And now, after he already made one album in Brazil, he launches his new album, called: “Manso Balanco”. This album combines Brazilian music with middle-eastern motives, which Joca absorbed during all the years he performed with local musicians. In “Manso Balanco” Joca collaborates with song writers like the great Samba poet Delcio Carvalho, and South-American musicians like the guitar player Marcelo Nami, Percussionists Juares dos Santos and Rony Iwryn, and local Middle-Eastern musicians as vocalist Din Din Aviv and Palestinian-Israeli Mira Awad. The Album was produced by Joca and his two long time partners – Uri Kleinman and Marc Kakon.
The meaning of the name “Manso Balanco” is smooth movement. I believe this name testify, more than anything, for the good nature of Joca’s character, that plays his music in the same smoothness with which he talks and sing. In the following concerts, Joca intends to place the percussion instruments at the front of the stage, a place usually occupied by strings and keyboards.
Here is a small taste of “Manso Balanco”:
It was and it’s still is a dream to hold a Leica camera in your hands and use it as a tool for taking pictures. Ever since I’ve started my Photographic Time Tunnel journey I was hearing about Leica cameras, held by legendary photographers such as Henri Cartier-Bresson, Andreas Feninger and even the Israelis Alex Levac and David Rubinger. One story that captivated my imagination was about a Leica without a serial number. I’ve heard it from Aaron Gurevich, a camera collector I once met, who knew the owner of that unique Leica. The story, that sounds much like an urban legend, is about a Jewish war survivor who lived in Germany after WWII and was treated at the Red Cross hospital near Wetzlar. As a patient who was enjoying the benefits of the Red Cross health care, he was given a weekly amount of cigarettes packages. I believe that in those days they knew less about the negative effects of smoking, so this guy could enjoy the positive effect while relaxing on his balcony. Getting cigarettes in those post-war days was a very difficult thing, so one of his neighbors who had a hard time living without smoking, made a deal with him: The neighbor will receive one package of cigarettes a week, and in return he will give that Jewish patient a part of a camera, that he will steal from the factory where he was working. Luckily for the both of them, the patient didn’t need so much cigarettes and he thought that a camera could be a cool thing to have, so he agreed to go forward with his neighbor’s deal. And so the weeks passed, when one could smoke again, and the other collected camera parts. After a few months the neighbor requested a double package of cigarettes and in return he delivered the outer shell of the camera – the body. At the following weekend, with all the camera parts in hand, the neighbor sat and assembled the camera, exactly as he was doing at the factory. The camera was a Leica, and since it didn’t leave the factory doors as a product, it didn’t held a serial number. Many years has passed and the Jew left Germany and moved to Israel. By the late 70th he sold the camera to a photographer and camera collector by the name of Ezriel Kalman.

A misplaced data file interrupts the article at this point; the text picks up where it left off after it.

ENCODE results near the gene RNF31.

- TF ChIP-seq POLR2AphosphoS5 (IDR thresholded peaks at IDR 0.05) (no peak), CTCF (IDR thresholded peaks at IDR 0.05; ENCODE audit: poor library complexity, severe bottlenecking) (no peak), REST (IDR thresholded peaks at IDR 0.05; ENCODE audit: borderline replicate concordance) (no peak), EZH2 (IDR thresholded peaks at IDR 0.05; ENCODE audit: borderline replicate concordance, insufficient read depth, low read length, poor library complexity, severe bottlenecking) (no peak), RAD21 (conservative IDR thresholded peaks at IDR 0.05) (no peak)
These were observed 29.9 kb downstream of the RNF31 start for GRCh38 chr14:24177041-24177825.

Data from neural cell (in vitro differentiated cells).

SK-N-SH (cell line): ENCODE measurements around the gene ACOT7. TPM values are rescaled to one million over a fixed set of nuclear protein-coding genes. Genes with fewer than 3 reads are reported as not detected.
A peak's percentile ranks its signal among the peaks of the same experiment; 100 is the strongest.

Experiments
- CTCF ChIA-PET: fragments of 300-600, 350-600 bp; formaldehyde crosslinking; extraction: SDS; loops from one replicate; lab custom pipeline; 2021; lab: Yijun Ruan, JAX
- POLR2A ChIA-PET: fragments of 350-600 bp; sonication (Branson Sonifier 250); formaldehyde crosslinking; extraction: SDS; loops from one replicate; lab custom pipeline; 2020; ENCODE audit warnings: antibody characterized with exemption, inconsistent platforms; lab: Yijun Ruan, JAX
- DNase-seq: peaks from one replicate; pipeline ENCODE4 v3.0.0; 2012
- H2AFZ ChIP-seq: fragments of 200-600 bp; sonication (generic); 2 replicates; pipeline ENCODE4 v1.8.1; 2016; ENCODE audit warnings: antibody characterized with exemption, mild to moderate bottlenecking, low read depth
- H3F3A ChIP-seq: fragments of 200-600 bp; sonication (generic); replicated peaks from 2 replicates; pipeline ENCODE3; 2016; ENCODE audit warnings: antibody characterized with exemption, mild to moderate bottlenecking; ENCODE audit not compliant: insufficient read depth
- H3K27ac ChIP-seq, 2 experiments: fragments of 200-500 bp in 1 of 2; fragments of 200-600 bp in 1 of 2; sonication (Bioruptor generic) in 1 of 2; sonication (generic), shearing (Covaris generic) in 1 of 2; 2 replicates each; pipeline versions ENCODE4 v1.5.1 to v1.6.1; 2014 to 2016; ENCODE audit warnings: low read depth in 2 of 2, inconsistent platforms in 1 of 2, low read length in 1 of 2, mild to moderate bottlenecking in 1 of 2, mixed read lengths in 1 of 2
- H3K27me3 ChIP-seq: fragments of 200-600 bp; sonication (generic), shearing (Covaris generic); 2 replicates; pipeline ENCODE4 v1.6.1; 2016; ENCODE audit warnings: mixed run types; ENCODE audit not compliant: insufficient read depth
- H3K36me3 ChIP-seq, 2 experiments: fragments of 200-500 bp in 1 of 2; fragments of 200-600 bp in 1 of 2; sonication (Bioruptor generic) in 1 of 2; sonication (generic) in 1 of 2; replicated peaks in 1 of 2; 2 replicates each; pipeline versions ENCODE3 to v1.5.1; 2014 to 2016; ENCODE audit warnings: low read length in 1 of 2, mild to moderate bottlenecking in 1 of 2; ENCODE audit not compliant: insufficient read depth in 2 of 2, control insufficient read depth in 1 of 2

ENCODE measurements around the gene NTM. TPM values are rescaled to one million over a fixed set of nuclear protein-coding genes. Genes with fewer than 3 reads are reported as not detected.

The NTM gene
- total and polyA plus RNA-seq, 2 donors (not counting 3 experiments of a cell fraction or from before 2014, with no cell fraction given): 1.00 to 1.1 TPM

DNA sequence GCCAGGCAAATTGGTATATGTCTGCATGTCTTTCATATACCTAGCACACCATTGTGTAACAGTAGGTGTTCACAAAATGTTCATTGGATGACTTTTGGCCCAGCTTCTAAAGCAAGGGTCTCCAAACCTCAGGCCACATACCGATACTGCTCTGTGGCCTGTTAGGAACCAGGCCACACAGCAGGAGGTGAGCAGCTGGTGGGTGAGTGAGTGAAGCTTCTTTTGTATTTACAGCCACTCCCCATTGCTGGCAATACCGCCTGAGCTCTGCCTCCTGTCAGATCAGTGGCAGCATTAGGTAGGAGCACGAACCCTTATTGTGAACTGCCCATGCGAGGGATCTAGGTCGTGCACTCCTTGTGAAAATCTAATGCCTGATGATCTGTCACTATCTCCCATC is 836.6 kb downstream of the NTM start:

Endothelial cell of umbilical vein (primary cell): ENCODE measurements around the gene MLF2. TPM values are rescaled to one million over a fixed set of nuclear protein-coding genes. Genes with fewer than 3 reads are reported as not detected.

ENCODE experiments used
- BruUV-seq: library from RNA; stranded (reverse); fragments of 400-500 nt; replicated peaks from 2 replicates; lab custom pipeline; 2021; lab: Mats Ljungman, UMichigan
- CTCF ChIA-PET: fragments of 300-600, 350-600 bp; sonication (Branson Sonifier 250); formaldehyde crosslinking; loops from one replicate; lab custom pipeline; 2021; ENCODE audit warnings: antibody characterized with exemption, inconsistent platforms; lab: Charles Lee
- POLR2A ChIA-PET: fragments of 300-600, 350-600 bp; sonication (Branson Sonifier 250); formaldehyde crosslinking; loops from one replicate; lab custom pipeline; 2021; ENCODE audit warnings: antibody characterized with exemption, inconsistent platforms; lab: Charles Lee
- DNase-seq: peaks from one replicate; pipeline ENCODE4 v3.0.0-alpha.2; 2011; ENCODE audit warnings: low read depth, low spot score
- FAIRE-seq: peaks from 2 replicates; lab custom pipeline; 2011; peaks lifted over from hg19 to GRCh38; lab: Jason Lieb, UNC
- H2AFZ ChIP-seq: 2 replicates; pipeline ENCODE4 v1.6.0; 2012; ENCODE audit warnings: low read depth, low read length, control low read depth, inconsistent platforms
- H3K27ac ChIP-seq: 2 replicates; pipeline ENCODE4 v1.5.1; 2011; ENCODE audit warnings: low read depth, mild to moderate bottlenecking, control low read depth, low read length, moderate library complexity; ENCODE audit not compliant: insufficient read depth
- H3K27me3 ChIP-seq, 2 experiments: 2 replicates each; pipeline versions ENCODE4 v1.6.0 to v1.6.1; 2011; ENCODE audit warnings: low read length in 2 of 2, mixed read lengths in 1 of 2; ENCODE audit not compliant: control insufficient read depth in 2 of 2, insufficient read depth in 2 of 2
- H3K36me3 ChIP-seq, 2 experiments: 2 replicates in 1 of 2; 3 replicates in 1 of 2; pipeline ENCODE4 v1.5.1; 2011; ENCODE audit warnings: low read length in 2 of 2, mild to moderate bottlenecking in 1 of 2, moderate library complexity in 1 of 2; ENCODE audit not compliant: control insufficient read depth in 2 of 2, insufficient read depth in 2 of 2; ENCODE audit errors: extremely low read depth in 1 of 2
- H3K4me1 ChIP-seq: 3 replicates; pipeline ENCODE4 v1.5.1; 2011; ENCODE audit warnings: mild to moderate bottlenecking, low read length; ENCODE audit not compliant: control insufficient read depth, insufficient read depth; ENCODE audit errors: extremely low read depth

When I’ve heard that story I set a goal to meet Ezriel and get to the bottom of the tale. Ezriel Kalman has a little camera shop at King George Street in Tel-Aviv. I knew this place with its little display window, stuffed with old cameras, but it was always closed. I assumed it was one of those places frozen in time, waiting for some legal lawsuit to be settled between the children of the owner (I know a camera shop up in Herzliyya Main Street, which stands like that for the last 12 years. I even called one of the children so he might let me peek inside this time capsule, but he didn’t even want to hear what I had to say). Anyhow, I was informed by the friend who told me the story of the numberless Leica that the shop is not abandoned, and if I want to meet Ezriel I better visit the place early in the day.